Montana Wolf Hunt: Some Progress, More Work Needed to Protect Yellowstone National Park Icon

 
PRESS RELEASE
  FOR IMMEDIATE RELEASE
Date:   July 10, 2013
Contact:   Bart Melton, Yellowstone Program Manager, National Parks Conservation Association, 406-223-9902, bmelton@npca.org


Montana Wolf Hunt: Some Progress, More Work Needed to Protect Yellowstone National Park Icon

STATEMENT BY: Bart Melton, Yellowstone Program Manager, National Parks Conservation Association Yellowstone Field Office

“The National Parks Conservation Association (NPCA) believes the Montana Fish Wildlife and Parks Commission made progress today steering the State away from a repeat of last year’s highly controversial wolf hunt adjacent to Yellowstone National Park.

“Last season the wolf hunt was disastrous for Yellowstone’s wolves. Several of Yellowstone’s wolf packs use areas outside the Park seasonally, and some of the Park’s most well-known and productive wolves were taken just outside of the Park. NPCA asked the State to change hunting rules to assure the same mistake doesn’t occur again.

“The Commission has taken some positive actions. For example, wolves will not be allowed to be legally taken through baiting and the State has also instituted quotas and bag limits in some Park-adjacent hunting units. We appreciate the steps the Commission has taken to decrease the impacts on Yellowstone’s wolves, but there is certainly more work to be done.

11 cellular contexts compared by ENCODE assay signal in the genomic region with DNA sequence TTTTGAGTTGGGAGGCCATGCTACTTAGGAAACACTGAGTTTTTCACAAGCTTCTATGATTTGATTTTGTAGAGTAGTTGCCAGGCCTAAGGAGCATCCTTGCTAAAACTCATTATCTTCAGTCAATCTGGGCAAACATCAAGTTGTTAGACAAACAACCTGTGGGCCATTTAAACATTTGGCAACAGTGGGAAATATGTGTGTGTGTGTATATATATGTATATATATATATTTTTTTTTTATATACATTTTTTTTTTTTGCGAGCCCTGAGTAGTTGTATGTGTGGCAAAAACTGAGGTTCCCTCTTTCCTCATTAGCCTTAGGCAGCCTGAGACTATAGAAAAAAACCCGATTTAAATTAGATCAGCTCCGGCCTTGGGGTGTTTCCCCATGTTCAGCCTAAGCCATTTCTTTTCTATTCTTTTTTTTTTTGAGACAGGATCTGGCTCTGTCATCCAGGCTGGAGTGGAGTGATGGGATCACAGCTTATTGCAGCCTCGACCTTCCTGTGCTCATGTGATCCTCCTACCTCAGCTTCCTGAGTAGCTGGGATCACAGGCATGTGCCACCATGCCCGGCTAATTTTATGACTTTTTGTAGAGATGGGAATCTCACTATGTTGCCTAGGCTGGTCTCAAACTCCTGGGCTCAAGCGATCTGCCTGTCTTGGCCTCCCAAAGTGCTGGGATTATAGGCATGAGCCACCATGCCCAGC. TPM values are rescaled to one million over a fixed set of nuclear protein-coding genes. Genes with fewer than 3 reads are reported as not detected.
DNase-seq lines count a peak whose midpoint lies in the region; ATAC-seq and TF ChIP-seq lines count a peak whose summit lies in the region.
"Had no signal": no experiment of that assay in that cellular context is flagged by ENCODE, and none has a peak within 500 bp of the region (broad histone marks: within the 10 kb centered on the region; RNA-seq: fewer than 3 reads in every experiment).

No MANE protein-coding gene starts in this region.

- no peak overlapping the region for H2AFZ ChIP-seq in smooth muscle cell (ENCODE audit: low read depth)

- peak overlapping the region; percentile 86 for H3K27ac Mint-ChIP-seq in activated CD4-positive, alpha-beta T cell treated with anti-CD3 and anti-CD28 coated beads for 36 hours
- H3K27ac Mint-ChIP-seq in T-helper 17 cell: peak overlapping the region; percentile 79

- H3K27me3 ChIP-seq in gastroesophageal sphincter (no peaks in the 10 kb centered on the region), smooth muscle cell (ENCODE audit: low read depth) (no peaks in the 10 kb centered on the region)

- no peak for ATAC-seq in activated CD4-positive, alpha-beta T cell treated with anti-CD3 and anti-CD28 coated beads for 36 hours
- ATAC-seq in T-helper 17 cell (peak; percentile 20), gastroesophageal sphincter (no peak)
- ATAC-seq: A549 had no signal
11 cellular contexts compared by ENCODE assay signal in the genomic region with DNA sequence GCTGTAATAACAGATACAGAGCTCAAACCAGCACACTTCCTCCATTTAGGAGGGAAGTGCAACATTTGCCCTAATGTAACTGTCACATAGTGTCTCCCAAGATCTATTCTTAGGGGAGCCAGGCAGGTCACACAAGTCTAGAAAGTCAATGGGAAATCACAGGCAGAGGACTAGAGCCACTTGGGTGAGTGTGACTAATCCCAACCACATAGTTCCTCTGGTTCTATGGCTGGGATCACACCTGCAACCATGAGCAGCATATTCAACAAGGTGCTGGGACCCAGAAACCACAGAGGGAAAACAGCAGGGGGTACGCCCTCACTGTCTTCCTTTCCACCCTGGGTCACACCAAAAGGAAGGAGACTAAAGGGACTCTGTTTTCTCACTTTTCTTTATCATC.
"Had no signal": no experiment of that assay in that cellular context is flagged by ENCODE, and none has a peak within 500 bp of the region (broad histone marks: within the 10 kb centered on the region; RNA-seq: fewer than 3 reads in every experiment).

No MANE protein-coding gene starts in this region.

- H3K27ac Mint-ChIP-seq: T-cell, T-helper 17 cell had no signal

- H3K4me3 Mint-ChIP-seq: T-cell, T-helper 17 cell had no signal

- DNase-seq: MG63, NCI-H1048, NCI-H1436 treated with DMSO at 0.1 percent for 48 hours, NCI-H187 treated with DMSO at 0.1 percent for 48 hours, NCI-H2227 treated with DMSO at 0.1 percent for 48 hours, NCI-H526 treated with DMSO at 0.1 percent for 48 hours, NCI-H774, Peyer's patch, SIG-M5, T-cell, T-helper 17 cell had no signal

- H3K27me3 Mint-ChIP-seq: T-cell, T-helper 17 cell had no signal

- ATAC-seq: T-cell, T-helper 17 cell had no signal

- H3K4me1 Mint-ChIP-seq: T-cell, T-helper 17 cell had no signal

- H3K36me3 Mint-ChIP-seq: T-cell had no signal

“NPCA is concerned that the State’s decision to extend the wolf hunting season from September 15th to March 15th is well beyond the season for other game species. We are also concerned that the State continued to keep bag limits in some areas unacceptably high, permitting as many as 5 wolves per hunter to be taken in areas within reach of Yellowstone’s wolves.

“Yellowstone’s wolf packs are the foundation for the ecosystem’s wolf population and must be provided special considerations. In addition, they attract thousands of visitors and their tourist dollars to the Yellowstone Region every year. It’s imperative that we protect this iconic species adjacent to the Park as well as the vibrant wolf-related tourism that benefits our local economy.”

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